If you’re looking for an easy succulent to grow indoors, opt for the string of beads (Senecio rowleyanus) plant. In addition to its carefree growth habit, this interesting houseplant can provide a unique focal point in the home. Sprawling over the edges of containers or hanging baskets, the string of beads plant resembles a beaded necklace with its fleshy green, pea-like foliage. Learn more about growing string of beads houseplant so you can also enjoy its unique characteristics and ease of care
Agave is not a difficult plant to grow. They’re slow-growing and dramatic and will even thrive on a bit of neglect. If you’re the type of person who likes to fuss with houseplants and water a lot, Agave is probably not the plant for you. If, however, you’re the type of person who likes to set it and forget it, and you have a sunny window, Agave might the way to go. Be aware that some of the large varieties will eventually outgrow your room (unless you have a large greenhouse), and Agave can be aggressive. They have irritating sap and sometimes very sharp thorns that can cause injuries to small children and even pets.
In general, Agave do not need to be repotted every year. Most of the species commonly found in cultivation grow very slowly and will take a long time to outgrow their pot. It’s also best to handle your Agave as little as possible, since they do not like to be disturbed. When you do repot, refresh the spent soil with new potting mix and make sure the plant is firmly anchored in its pot
Ficus microcarpa is native in the range from Sri Lanka to India, Taiwan, the Malay Archipelago, the Ryukyu Islands, Australia, and New Caledonia. It is a rapidly-growing, rounded, broad-headed, evergreen shrub or tree that can reach 15m (49 feet) or more in height with an equal spread. The smooth, light grey trunk is quite striking, can grow to around 1m (3.3 feet) in diameter, and it firmly supports the massively spreading canopy.
The glossy, dark green, leathery leaves are densely clothed on large, somewhat weeping branches. New growth, produced all year long, is a light rose to chartreuse color, giving the tree a lovely two-toned effect.
- Care Instructions–
- Strong indirect light to some direct sun.
- Water thoroughly when the soil is dried out on the surface. A plant like this in a 14″(35cm) diameter pot can take up to 1 gallon, or almost 4 liters, of water when necessary. A plant in a 10″(25cm) pot can take as much a 2 quarts (almost 2 liters) of water when necessary. They like a good soak,
- Make sure the plant is well potted and if necessary add some potting soil. It is essential to make sure the soil is evenly packed especially around the inner edge so that it is watered evenly. Press the soil down firmly around the inner edge and make sure there is enough soil covering the top roots but not covering the bottom of the trunk.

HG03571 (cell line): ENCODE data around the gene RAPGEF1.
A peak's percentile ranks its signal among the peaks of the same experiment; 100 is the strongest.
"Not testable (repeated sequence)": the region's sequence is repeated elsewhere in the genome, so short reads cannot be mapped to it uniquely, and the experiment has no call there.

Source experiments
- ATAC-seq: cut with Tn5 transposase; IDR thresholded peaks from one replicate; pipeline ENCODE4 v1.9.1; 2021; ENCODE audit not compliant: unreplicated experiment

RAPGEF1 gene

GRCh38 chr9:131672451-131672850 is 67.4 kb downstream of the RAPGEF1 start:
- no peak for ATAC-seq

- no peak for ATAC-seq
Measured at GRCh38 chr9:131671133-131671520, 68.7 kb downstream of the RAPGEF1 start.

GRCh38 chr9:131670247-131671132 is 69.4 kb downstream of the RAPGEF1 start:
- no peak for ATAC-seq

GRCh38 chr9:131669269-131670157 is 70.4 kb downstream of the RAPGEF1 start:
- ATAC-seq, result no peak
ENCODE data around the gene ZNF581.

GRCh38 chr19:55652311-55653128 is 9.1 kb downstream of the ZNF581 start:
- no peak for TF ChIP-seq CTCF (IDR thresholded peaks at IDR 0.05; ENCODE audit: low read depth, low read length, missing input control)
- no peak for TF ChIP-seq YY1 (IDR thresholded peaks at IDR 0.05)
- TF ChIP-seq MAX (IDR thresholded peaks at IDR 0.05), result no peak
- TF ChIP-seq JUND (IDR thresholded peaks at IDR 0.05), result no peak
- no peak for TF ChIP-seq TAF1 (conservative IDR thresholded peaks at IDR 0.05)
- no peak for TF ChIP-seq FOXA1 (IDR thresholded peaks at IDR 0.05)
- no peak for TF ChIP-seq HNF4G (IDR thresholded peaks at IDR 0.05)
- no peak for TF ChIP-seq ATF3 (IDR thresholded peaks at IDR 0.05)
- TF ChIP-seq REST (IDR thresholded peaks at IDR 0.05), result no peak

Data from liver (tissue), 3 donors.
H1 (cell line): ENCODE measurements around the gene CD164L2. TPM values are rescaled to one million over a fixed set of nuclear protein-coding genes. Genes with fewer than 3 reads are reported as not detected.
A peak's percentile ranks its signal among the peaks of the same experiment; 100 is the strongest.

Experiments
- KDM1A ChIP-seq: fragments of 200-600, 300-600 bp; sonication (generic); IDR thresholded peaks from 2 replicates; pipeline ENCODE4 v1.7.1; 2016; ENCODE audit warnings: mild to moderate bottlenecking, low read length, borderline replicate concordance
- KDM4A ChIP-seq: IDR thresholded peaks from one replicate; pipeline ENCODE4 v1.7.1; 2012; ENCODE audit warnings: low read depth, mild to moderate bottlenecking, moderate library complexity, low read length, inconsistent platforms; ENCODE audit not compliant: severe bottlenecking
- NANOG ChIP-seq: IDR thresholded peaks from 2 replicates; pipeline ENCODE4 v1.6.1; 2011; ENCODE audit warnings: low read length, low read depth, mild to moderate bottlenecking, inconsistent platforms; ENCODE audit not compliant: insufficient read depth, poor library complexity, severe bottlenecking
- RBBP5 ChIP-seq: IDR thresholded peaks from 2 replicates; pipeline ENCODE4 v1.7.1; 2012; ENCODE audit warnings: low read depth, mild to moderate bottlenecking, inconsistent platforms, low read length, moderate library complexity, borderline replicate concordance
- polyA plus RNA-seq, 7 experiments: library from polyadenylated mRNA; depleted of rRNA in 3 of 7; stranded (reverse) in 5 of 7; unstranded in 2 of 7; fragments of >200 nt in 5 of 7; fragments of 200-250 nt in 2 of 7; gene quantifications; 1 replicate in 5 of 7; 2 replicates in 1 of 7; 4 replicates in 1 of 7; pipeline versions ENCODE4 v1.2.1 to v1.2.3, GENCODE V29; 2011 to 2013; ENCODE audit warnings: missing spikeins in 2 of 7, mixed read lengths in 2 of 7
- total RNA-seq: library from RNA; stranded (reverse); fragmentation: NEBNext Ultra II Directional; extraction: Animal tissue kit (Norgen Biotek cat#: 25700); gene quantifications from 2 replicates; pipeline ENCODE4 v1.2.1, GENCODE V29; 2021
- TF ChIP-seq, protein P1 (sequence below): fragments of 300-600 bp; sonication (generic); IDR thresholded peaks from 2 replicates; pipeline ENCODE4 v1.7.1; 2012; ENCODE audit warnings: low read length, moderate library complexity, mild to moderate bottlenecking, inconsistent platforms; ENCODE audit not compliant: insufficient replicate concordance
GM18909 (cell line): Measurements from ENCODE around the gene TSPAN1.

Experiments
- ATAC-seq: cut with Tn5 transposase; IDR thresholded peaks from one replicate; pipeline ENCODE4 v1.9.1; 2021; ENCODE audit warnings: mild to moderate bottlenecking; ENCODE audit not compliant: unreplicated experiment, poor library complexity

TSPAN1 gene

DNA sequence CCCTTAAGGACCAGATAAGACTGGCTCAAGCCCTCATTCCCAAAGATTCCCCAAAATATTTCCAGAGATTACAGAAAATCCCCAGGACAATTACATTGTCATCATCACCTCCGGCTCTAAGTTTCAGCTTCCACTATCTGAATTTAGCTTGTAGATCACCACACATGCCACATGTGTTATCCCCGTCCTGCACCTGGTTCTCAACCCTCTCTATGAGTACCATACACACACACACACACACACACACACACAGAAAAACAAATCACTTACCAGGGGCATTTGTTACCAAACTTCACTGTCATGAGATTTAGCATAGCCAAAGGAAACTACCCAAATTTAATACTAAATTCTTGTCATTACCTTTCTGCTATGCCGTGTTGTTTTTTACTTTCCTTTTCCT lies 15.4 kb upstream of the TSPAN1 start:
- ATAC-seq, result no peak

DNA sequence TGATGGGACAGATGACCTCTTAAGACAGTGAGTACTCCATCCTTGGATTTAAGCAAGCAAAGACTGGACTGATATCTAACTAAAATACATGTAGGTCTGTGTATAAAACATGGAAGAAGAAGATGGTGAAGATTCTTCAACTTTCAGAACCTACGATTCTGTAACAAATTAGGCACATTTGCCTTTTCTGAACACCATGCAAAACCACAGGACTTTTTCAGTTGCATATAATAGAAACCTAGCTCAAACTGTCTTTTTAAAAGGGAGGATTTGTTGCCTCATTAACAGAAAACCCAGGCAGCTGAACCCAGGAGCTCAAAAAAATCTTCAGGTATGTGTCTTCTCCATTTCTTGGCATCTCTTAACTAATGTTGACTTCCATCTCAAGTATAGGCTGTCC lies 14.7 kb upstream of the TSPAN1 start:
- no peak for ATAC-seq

- The leaves would like a dusting from time to time and an outdoor shower once or twice a year would be very helpful.
They can be pruned to stay in the space they have been given. Fertilize regularly for fullest growth.
If you’ve ever grown (or killed) a maidenhair fern, you’ll know that these delicate, lacy beauties are quite picky when it comes to their growing conditions. We’ve featured plenty of tough-as-nails plants (spider plants, Chinese evergreens, cast-iron plants, and dracaena) that can tolerate a wide range of conditions, but maidenhair ferns are the opposite. As long as you know that there’s no fooling around when it comes to meeting its needs, though, this fern will reward you with gorgeous foliage. Here is what you need to know to keep a maidenhair fern thriving.
Areca palm (Chrysalidocarpus lutescens) is one of the most widely used palms for bright interiors. It features feathery, arching fronds, each with up to 100 leaflets. These big, bold plants command attention.
1. During the spring and summer the soil must be kept moist. In fall and winter, however, the soil should get a bit dry between watering.
2. The sunlight should be either bright indirect or curtain filtered.
3. Temperature fluctuations may be dangerous. In the winter months try to keep temperatures from 60-70 F at night and the day temperatures should be from 75-85 F.
4. From spring to fall use a fertilizer to give the soil all the necessary nutrients for a year.
Ficus lyrata, commonly known as the fiddle-leaf fig, is a species of flowering plant in the mulberry and fig family Moraceae. It is native to western Africa, from Cameroon west to Sierra Leone, where it grows in lowland tropical rainforest
- Light – Needs Bright, Filtered Light. …
- Watering – Keep soil evenly moist at all times. …
- Fertilizer – Feed bi-weekly with a weak green plant liquid solution during the growing season.
- Repotting -Change dirt and transplant to a a larger pot annually.
A long-time favorite of those with a green-thumb and even those without, Spathiphyllum, commonly known as the peace lily, is an adaptable and low-maintenance houseplant. Peace lilies are not true lilies (Lilium spp.) at all, but rather a member of the Araceae family. Its flowers resemble those of the calla lily (both plants belong to the same family) and is the reason for its name. The showy part of the flower features a white, hoodlike sheath (known as a spathe) which resembles a white flag of surrender.
There are a wide variety of sizes and types of peace lilies. Most serve as floor plants since they can reach three feet tall and grow wide with big, bold leaves. Mauna loa supreme (a Spathiphyllum hybrid) is the standard midsize type. It grows up to four feet tall and features bronze-green foliage with an abundance of large, cupped spathes.